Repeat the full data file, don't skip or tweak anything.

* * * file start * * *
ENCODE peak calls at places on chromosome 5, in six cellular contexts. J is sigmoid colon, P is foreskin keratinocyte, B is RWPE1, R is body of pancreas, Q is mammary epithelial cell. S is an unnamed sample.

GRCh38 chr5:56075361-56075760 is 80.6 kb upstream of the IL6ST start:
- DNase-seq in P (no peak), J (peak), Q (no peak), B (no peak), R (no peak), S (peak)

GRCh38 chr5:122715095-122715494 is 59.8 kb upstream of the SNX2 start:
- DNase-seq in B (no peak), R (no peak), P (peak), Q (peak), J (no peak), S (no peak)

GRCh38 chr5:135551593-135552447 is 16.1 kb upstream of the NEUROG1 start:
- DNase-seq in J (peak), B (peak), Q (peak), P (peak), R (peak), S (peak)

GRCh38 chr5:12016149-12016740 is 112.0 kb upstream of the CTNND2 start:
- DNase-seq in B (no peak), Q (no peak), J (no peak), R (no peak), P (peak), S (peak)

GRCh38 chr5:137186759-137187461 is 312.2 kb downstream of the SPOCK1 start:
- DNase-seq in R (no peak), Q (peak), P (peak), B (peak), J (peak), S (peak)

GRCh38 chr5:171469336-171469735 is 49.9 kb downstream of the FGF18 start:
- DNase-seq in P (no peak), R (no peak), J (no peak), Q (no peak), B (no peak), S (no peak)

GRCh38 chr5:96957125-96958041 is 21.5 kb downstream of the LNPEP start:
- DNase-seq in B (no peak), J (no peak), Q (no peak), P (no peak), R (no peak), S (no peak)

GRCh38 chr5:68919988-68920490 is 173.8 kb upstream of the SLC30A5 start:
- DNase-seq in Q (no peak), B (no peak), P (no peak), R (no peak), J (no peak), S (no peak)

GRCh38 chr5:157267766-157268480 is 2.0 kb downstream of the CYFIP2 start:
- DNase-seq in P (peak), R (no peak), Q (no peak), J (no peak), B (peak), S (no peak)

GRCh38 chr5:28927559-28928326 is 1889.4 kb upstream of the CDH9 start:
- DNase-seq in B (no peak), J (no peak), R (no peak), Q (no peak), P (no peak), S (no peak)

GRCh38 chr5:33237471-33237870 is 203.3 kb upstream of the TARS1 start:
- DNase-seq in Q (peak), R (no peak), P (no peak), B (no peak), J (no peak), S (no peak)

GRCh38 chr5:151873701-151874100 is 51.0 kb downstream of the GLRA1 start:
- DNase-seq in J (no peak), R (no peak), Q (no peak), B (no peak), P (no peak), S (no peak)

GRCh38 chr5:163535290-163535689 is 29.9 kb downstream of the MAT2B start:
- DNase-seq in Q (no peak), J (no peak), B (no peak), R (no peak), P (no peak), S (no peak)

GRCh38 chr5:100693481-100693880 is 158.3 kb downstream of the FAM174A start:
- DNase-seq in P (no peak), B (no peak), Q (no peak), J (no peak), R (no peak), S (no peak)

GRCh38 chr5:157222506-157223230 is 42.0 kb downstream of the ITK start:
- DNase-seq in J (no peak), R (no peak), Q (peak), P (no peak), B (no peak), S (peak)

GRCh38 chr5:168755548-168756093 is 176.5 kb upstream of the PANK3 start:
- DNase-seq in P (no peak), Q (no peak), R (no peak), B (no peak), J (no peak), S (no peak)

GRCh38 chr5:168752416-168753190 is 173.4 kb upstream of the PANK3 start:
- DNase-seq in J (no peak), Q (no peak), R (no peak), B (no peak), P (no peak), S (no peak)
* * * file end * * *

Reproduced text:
ENCODE peak calls at places on chromosome 5, in six cellular contexts. J is sigmoid colon, P is foreskin keratinocyte, B is RWPE1, R is body of pancreas, Q is mammary epithelial cell. S is an unnamed sample.

GRCh38 chr5:56075361-56075760 is 80.6 kb upstream of the IL6ST start:
- DNase-seq in P (no peak), J (peak), Q (no peak), B (no peak), R (no peak), S (peak)

GRCh38 chr5:122715095-122715494 is 59.8 kb upstream of the SNX2 start:
- DNase-seq in B (no peak), R (no peak), P (peak), Q (peak), J (no peak), S (no peak)

GRCh38 chr5:135551593-135552447 is 16.1 kb upstream of the NEUROG1 start:
- DNase-seq in J (peak), B (peak), Q (peak), P (peak), R (peak), S (peak)

GRCh38 chr5:12016149-12016740 is 112.0 kb upstream of the CTNND2 start:
- DNase-seq in B (no peak), Q (no peak), J (no peak), R (no peak), P (peak), S (peak)

GRCh38 chr5:137186759-137187461 is 312.2 kb downstream of the SPOCK1 start:
- DNase-seq in R (no peak), Q (peak), P (peak), B (peak), J (peak), S (peak)

GRCh38 chr5:171469336-171469735 is 49.9 kb downstream of the FGF18 start:
- DNase-seq in P (no peak), R (no peak), J (no peak), Q (no peak), B (no peak), S (no peak)

GRCh38 chr5:96957125-96958041 is 21.5 kb downstream of the LNPEP start:
- DNase-seq in B (no peak), J (no peak), Q (no peak), P (no peak), R (no peak), S (no peak)

GRCh38 chr5:68919988-68920490 is 173.8 kb upstream of the SLC30A5 start:
- DNase-seq in Q (no peak), B (no peak), P (no peak), R (no peak), J (no peak), S (no peak)

GRCh38 chr5:157267766-157268480 is 2.0 kb downstream of the CYFIP2 start:
- DNase-seq in P (peak), R (no peak), Q (no peak), J (no peak), B (peak), S (no peak)

GRCh38 chr5:28927559-28928326 is 1889.4 kb upstream of the CDH9 start:
- DNase-seq in B (no peak), J (no peak), R (no peak), Q (no peak), P (no peak), S (no peak)

GRCh38 chr5:33237471-33237870 is 203.3 kb upstream of the TARS1 start:
- DNase-seq in Q (peak), R (no peak), P (no peak), B (no peak), J (no peak), S (no peak)

GRCh38 chr5:151873701-151874100 is 51.0 kb downstream of the GLRA1 start:
- DNase-seq in J (no peak), R (no peak), Q (no peak), B (no peak), P (no peak), S (no peak)

GRCh38 chr5:163535290-163535689 is 29.9 kb downstream of the MAT2B start:
- DNase-seq in Q (no peak), J (no peak), B (no peak), R (no peak), P (no peak), S (no peak)

GRCh38 chr5:100693481-100693880 is 158.3 kb downstream of the FAM174A start:
- DNase-seq in P (no peak), B (no peak), Q (no peak), J (no peak), R (no peak), S (no peak)

GRCh38 chr5:157222506-157223230 is 42.0 kb downstream of the ITK start:
- DNase-seq in J (no peak), R (no peak), Q (peak), P (no peak), B (no peak), S (peak)

GRCh38 chr5:168755548-168756093 is 176.5 kb upstream of the PANK3 start:
- DNase-seq in P (no peak), Q (no peak), R (no peak), B (no peak), J (no peak), S (no peak)

GRCh38 chr5:168752416-168753190 is 173.4 kb upstream of the PANK3 start:
- DNase-seq in J (no peak), Q (no peak), R (no peak), B (no peak), P (no peak), S (no peak)